Street shopping is all about immersing yourself in the local culture, and there’s no better place to experience it than at the Weekend Walking Streets. Here, the essence of Chiang Mai comes to life in a vibrant spectrum of art, crafts, music, and food – with mostly handmade quality than mass-produced goods. Stroll down the jam-packed streets and experience a wealth of traditional and modern Chiang Mai culture in one visit.
The Night Bazaar consists of street-side stalls selling mostly clothing and handicrafts, and a host of shopping plazas where you can find more unique crafts and jewelry. A good way to check out the whole area is to start at Tha Phae Road and work your way south towards Loi Khor. Once you reach the end of the market, cross the street and work your way back along the other side.
Think Park might not be the biggest place for shopping in Chiang Mai, but it’s a place, where you can find some nice designer products, often made by local artisans. I love shopping there for bags, cosmetics, or high-quality souvenirs and accessories. There are also a couple of shops that sell really colorful clothes, which you can only find here in Chiang Mai.
Across the River Ping, a short section of Charoenrat Road makes for a pleasant stroll. A collection of renovated wooden shop-houses that line its short stretch specializes in Lanna art and crafts, mostly from high-end local brands. The shops themselves are architectural treasures, built more than a century ago. Even if you don’t plan to buy anything, this area is well worth a visit just for its historical value and scenic riverside panoramas.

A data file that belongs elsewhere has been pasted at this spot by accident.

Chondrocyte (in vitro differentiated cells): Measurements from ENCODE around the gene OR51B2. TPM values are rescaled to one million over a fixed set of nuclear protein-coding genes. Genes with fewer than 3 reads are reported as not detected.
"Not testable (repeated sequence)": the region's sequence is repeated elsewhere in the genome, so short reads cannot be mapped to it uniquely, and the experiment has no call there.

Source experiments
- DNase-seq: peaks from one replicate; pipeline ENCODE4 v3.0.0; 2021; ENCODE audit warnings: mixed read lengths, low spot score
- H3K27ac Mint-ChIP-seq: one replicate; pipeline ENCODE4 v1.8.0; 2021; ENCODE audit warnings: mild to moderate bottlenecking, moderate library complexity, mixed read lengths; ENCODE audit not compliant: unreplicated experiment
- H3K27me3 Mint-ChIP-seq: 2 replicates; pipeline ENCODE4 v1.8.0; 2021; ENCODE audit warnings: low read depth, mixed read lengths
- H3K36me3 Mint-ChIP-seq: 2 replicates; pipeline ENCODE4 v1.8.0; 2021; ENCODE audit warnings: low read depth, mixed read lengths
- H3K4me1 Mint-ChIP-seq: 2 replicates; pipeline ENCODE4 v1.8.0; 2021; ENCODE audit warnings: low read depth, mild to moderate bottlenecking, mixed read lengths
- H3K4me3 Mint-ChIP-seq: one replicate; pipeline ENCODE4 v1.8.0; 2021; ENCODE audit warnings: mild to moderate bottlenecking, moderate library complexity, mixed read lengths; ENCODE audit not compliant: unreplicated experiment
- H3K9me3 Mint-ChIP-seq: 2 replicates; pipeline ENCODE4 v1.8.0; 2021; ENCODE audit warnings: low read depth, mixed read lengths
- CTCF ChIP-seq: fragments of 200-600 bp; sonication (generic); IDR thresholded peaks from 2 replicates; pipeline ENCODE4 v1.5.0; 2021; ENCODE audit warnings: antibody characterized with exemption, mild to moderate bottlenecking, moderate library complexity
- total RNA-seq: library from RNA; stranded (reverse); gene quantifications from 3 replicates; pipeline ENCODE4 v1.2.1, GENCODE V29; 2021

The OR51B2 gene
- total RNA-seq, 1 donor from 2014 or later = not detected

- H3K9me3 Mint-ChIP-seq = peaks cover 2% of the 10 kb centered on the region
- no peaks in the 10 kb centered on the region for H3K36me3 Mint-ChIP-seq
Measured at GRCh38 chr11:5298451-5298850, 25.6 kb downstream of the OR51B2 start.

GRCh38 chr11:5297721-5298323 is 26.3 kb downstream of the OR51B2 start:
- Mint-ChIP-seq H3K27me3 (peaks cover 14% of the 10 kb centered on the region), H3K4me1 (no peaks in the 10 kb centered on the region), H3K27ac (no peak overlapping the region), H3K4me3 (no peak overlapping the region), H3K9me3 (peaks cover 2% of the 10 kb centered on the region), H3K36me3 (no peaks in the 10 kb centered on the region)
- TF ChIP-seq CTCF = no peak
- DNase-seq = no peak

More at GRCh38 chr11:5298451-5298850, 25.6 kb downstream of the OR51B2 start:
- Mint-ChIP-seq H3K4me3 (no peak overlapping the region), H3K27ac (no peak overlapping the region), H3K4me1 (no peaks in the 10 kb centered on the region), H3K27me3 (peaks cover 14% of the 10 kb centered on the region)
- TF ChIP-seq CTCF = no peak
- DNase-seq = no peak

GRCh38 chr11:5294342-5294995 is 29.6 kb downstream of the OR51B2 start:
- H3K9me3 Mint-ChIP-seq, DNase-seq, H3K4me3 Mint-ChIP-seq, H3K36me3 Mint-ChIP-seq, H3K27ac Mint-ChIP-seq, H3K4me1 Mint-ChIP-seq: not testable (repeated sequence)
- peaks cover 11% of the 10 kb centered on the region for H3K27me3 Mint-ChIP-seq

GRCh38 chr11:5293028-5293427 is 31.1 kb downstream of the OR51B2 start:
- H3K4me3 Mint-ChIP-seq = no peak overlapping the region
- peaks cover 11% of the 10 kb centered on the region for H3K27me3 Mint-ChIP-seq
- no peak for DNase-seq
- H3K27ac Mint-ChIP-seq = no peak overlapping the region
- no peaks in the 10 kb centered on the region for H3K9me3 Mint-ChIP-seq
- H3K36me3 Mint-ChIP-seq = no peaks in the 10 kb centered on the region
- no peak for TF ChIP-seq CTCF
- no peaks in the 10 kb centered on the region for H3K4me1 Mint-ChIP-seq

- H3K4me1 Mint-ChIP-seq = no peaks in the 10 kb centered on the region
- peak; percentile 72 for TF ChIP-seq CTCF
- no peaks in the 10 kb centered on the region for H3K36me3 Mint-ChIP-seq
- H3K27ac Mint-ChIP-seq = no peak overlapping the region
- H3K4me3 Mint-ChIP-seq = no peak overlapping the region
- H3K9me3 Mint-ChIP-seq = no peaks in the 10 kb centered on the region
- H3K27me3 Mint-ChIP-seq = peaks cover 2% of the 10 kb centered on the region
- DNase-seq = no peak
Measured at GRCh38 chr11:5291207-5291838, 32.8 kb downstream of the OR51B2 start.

Kad Suan Kaew (KSK) is the oldest mall in Chiang Mai and has a bit of a creepy vibe to it. Personally, I almost only go there to visit my beautician for manicures and pedicures, but I know that many westerners shop here for shoes, cosmetics, and cheap electronics. In fact, it’s the place to go if you need to get your iPhone fixed in Chiang Mai.
Maya Mall is probably the most well-known mall in Chiang Mai due to its location in the popular Nimman area. It is also my least favorite of all the malls in the city, because of its limited variety of shops. I usually only go there to watch movies at the cinema, eat delicious vegetarian dishes at the food court, or to have a drink at one of the Maya Mall rooftop bars.
If you are looking for a one-stop-shop for quality handicrafts and local products in Chiang Mai, then we recommend a browse of the stalls and shops in OP Place just a few steps from the bustling night bazaar. This large airy shopping mall has made local artisans its focus, and we had a great time rummaging through the collection.